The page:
How addictive is cosmetic surgery?

cosmetic surgery

Most people often associate addiction with substances like alcohol, tobacco, or drugs. However, addiction can manifest in various forms, both physical and psychological. Substance addiction frequently makes headlines, and rightfully so, as it can negatively impact the lives of the addict and their loved ones. Behavioural addictions can have similar consequences.

A “behavioural addiction” refers to an individual’s dependence on a specific behaviour that brings them pleasure. One such example is the constant pursuit of aesthetic procedures, like cosmetic surgery. Here, Cosmetic Surgery Solicitors takes a look at how addictive cosmetic surgery is.

What causes cosmetic surgery addiction?

Cosmetic surgery addiction is defined as a behavioural disorder that drives a person to continuously seek changes to their appearance through plastic surgery.

Initially, cosmetic surgery addiction may appear harmless. A one-time procedure can result in a positive experience, enhancing an individual’s wellbeing and perception of their body.

However, once someone has experienced the perceived benefits of cosmetic surgery, they may start contemplating their next change. They could either schedule more surgeries immediately or develop the desire for additional procedures over time.

It is common for people to dislike one or two physical features, ranging from minor perceived flaws like a crooked tooth to more prominent issues like protruding ears or asymmetrical breasts. If an individual constantly searches for imperfections and desires further cosmetic procedures, they may have developed body dysmorphic disorder (BDD) and a plastic surgery addiction.

What is Body Dysmorphic Disorder?

BDD, or body dysmorphia, involves excessive concern about perceived flaws in your appearance, often imperceptible to others.

BDD can affect anyone, regardless of age or gender, but it is more prevalent among teenagers and young adults. Suffering from BDD is not indicative of narcissism or vanity; rather, it can be distressing and significantly impact your life.

Patients with BDD symptoms often seek cosmetic surgery to address underlying psychological issues, falsely believing that altering their appearance will resolve their problems.

However, cosmetic surgery is rarely the answer. Those who are perpetually dissatisfied with their appearance are unlikely to be content with the results, as the desired outcomes are unattainable.

Social factors

Social factors also play a significant role in plastic surgery addiction. In our constantly connected society, young children and impressionable individuals are increasingly exposed to unrealistic beauty standards through movies, music videos, and news.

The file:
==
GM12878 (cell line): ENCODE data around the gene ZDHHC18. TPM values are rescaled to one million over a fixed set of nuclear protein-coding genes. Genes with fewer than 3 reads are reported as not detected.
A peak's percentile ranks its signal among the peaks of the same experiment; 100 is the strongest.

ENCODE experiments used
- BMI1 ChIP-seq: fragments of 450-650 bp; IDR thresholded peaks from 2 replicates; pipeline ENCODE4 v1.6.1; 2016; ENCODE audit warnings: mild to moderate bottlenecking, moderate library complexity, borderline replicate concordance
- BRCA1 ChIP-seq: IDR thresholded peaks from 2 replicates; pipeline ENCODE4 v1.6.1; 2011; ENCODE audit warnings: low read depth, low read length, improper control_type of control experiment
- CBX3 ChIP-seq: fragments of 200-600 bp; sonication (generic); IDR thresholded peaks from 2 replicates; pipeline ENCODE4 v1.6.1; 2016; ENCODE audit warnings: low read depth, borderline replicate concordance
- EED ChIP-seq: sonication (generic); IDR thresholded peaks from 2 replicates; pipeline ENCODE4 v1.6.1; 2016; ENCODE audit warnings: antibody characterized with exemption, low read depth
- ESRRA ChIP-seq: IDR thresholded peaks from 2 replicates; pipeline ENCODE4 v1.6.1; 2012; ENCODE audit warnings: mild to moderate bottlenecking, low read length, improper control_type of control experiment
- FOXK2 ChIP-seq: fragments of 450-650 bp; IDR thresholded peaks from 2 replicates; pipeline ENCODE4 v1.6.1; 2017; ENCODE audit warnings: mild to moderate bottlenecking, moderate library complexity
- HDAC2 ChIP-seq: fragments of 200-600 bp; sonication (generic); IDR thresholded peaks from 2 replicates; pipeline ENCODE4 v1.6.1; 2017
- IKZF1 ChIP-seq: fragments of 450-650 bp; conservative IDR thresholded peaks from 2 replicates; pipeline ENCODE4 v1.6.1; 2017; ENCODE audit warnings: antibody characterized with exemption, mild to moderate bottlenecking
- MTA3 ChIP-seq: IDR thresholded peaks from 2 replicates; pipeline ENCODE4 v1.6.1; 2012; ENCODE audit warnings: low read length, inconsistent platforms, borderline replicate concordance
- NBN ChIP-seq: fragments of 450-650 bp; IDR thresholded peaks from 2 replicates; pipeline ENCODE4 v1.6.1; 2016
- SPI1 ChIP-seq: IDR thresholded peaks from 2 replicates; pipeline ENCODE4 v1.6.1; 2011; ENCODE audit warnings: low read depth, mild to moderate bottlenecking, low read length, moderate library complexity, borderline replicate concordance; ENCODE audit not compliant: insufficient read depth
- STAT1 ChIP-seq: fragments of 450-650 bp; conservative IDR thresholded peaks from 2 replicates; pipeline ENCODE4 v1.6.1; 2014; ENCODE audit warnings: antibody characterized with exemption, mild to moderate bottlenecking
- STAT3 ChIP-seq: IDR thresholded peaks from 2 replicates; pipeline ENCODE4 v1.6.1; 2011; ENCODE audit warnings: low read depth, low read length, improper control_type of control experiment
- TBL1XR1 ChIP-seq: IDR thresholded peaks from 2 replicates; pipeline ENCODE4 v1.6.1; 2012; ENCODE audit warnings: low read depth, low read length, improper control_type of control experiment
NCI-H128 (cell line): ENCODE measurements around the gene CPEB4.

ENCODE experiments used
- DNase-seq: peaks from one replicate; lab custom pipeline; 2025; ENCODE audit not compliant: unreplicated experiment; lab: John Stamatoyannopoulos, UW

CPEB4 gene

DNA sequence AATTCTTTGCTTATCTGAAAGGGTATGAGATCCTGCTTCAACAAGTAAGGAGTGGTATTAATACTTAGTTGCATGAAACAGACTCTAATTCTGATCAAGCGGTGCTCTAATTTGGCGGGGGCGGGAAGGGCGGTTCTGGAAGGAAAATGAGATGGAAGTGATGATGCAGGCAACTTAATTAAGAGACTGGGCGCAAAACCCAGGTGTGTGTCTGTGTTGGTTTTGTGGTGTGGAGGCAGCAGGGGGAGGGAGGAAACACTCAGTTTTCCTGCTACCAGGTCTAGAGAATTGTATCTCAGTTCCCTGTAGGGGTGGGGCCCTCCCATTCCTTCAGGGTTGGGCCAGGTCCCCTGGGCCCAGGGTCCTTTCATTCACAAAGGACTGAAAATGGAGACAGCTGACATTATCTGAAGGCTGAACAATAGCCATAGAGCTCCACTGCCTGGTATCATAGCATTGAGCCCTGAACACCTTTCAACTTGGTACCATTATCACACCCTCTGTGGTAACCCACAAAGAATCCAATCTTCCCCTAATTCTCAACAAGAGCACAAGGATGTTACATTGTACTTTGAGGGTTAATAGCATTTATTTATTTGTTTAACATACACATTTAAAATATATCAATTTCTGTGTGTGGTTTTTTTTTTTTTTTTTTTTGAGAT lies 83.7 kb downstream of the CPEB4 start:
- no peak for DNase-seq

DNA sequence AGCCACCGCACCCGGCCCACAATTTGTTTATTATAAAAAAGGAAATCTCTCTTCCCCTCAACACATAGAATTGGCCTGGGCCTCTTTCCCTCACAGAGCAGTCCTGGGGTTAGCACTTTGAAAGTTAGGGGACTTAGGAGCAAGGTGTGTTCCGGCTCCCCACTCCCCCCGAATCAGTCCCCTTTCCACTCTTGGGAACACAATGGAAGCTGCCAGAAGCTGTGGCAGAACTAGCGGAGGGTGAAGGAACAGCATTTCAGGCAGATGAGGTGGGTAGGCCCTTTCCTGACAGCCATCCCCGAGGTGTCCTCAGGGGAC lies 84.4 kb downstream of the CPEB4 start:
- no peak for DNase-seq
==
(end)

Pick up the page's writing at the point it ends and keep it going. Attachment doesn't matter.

These social influences can distort our perception of beauty and contribute to mental health issues like BDD, which would ideally be addressed through therapy rather than cosmetic surgery addiction.

Dangers of cosmetic surgery addiction

Addiction, whether to substances or cosmetic procedures, can have detrimental effects on your health. The risks associated with plastic surgery addiction are severe; the development of chronic depression can cause substantial challenges in social and professional life. Additionally, individuals may become irritable or angry towards loved ones trying to offer support.

The most significant concern is the impact of multiple cosmetic procedures on the body. Patients who undergo excessive cosmetic surgeries risk permanent skin and muscle damage, such as compressed muscles and extensive scarring.

Preventing cosmetic surgery addiction

Understanding the negative effects of cosmetic surgery and how it can lead to addiction is essential to addressing the issue. Here are some tips to avoid falling into the trap of this addiction:

Research thoroughly: investigate the procedure, potential risks, and recovery process before committing to cosmetic surgery. Having a clear understanding of the process will help you make an informed decision.

Choose a reputable surgeon: select a qualified and experienced surgeon who prioritises patient well-being and sets realistic expectations about the procedure’s outcome.

Seek a second opinion: consulting with another medical professional can provide additional insights and help you make a well-informed decision.

Reflect on motivations: consider the reasons behind your desire for cosmetic surgery and assess whether the procedure aligns with your values and long-term goals.

How to get help for cosmetic surgery addiction

Cosmetic surgery should not control anyone’s life. If you or someone you know struggles with plastic surgery addiction, consult your general practitioner for guidance on appropriate next steps and available resources.